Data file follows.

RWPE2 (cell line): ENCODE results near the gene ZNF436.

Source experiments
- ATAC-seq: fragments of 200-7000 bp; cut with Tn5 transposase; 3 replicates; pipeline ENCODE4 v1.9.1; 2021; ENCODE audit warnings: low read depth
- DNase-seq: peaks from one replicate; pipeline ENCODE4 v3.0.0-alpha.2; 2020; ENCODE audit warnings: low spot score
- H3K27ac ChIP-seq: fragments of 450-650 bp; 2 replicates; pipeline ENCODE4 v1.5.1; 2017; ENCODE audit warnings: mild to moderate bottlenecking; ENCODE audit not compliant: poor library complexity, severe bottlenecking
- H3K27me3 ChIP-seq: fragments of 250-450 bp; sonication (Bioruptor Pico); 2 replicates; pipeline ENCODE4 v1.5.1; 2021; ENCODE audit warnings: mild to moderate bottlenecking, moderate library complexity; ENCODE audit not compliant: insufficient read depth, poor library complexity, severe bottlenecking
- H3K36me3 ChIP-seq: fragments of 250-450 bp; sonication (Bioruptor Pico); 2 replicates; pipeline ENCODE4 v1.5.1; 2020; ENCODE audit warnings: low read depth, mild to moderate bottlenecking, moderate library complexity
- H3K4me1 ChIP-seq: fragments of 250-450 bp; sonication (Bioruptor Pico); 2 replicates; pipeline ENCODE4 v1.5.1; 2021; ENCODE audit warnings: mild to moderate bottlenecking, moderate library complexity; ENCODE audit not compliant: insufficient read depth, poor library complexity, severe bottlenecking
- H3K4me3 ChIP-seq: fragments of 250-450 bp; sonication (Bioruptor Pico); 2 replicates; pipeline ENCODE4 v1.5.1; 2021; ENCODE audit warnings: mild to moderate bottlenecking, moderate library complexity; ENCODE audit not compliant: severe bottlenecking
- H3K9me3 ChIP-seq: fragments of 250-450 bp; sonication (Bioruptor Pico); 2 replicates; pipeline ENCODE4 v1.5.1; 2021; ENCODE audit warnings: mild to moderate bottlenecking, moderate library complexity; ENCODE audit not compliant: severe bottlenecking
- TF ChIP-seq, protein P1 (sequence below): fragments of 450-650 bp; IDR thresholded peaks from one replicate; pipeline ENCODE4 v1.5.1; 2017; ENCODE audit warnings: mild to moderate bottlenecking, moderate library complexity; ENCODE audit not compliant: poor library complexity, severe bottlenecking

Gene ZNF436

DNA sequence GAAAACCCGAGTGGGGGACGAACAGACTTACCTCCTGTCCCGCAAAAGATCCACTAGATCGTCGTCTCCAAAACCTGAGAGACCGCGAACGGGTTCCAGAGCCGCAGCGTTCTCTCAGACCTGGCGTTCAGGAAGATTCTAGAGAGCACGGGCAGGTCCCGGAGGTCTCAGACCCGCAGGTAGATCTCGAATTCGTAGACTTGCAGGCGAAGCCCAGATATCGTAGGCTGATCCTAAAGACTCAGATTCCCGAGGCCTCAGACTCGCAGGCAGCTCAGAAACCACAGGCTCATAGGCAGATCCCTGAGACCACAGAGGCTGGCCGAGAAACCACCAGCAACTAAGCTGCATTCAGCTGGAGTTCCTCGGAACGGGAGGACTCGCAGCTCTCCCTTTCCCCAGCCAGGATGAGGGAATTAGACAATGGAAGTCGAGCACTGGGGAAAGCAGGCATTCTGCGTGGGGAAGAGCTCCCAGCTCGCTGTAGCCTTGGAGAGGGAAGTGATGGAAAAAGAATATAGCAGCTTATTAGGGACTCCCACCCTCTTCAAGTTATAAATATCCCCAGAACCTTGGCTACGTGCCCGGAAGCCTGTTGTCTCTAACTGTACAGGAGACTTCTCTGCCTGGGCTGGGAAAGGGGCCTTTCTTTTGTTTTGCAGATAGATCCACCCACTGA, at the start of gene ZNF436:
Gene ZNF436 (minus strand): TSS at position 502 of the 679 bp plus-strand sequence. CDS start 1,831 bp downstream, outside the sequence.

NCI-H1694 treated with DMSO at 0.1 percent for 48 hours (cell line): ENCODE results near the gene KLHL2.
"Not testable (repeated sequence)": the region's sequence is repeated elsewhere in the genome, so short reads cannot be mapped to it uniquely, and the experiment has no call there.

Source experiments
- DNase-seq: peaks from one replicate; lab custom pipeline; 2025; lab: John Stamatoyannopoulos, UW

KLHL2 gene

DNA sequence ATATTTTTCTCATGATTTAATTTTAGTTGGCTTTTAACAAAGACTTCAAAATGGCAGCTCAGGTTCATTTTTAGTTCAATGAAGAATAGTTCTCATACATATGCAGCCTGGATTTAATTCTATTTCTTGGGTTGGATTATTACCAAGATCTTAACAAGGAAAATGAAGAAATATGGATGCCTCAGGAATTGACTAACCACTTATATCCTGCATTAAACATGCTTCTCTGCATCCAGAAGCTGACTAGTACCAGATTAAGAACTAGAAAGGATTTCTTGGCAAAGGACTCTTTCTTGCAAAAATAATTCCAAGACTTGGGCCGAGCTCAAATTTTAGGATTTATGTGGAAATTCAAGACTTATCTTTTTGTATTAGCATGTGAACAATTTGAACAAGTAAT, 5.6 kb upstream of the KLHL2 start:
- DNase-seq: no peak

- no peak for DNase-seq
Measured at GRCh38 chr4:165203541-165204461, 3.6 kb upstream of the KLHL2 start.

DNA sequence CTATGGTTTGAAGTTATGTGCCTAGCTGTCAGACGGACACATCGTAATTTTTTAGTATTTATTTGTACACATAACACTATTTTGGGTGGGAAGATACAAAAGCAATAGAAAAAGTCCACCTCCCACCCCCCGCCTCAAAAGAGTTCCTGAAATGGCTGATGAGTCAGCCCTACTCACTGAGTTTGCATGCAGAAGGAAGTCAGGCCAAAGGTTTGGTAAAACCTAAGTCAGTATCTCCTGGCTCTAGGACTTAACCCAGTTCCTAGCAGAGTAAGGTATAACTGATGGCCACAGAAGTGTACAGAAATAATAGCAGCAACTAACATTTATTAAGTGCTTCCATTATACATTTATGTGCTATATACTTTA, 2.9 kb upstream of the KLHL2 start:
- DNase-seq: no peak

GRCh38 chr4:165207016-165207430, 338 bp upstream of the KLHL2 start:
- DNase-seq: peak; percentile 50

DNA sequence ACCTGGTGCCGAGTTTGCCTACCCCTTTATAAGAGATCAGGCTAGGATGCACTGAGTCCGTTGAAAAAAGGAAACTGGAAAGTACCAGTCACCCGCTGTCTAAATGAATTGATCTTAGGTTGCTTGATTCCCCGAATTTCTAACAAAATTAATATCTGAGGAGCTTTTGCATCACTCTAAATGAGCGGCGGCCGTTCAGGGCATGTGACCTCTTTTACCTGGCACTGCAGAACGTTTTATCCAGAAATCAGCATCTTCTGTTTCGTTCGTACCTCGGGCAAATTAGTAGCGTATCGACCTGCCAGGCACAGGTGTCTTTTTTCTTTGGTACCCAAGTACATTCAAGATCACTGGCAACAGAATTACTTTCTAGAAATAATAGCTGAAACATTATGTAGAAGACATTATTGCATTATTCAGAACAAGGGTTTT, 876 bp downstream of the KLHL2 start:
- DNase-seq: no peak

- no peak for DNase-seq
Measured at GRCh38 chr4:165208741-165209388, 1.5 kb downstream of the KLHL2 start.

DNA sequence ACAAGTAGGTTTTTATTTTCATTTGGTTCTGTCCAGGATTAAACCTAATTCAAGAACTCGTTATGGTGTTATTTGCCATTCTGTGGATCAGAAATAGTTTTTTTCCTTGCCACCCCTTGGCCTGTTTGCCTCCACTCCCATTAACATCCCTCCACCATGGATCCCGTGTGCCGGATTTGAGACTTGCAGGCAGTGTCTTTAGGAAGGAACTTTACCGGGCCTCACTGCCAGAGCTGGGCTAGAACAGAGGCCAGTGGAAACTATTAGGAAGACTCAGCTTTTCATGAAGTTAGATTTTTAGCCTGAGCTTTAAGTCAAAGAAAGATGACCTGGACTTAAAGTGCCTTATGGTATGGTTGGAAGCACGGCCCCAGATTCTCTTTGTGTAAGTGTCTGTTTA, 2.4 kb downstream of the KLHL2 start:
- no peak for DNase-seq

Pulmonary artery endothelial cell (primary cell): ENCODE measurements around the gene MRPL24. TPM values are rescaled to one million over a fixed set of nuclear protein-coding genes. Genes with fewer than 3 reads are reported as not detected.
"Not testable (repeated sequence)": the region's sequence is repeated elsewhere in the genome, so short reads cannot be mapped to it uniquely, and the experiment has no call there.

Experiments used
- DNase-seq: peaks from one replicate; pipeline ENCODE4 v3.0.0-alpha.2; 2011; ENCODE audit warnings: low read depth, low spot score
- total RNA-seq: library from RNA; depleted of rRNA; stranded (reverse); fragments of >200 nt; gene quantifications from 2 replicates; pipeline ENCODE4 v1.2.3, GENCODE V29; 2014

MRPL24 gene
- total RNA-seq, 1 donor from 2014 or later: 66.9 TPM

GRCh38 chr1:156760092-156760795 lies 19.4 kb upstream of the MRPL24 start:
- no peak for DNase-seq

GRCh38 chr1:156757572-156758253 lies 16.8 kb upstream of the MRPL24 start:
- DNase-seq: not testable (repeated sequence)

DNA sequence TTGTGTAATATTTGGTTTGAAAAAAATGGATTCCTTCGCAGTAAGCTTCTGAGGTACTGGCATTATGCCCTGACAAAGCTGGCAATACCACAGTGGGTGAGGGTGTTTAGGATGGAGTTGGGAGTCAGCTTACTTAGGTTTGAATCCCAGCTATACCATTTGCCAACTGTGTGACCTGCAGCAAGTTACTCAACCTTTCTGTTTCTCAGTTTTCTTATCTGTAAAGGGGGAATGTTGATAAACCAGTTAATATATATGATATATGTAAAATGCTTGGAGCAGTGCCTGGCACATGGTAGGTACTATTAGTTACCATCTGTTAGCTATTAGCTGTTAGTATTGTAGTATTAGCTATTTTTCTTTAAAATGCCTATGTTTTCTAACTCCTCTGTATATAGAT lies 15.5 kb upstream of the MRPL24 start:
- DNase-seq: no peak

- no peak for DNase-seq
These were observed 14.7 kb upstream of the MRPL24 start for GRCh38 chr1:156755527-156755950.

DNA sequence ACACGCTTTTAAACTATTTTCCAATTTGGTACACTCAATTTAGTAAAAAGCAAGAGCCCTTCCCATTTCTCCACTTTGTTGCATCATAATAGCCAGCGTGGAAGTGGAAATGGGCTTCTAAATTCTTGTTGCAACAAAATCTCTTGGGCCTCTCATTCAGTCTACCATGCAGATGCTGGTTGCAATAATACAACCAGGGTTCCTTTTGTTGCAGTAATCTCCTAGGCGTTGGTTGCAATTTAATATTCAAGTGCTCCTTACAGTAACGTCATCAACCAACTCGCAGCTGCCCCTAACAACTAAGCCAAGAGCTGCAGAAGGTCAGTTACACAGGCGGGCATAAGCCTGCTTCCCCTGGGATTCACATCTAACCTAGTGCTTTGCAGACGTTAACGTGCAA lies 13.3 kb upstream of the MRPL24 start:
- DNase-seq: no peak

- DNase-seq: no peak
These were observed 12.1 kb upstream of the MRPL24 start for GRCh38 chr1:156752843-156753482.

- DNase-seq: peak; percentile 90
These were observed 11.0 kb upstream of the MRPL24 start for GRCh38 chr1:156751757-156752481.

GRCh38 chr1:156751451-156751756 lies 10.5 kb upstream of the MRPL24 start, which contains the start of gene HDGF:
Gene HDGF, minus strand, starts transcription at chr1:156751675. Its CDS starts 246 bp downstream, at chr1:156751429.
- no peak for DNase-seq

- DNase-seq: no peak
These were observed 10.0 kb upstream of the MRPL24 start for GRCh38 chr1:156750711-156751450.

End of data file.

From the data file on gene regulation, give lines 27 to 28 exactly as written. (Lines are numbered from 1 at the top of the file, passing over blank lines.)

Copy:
- DNase-seq: peak; percentile 50

DNA sequence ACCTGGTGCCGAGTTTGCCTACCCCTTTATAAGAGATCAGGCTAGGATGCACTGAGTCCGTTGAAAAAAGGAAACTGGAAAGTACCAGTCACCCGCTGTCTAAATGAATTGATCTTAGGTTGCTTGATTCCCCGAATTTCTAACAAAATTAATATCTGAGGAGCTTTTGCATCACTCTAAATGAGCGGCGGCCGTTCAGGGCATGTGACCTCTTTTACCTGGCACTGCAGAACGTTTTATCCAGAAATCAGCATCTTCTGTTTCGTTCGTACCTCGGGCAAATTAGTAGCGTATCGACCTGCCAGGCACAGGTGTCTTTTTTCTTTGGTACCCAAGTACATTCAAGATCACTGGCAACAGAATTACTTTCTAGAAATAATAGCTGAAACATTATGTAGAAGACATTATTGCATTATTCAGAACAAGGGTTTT, 876 bp downstream of the KLHL2 start: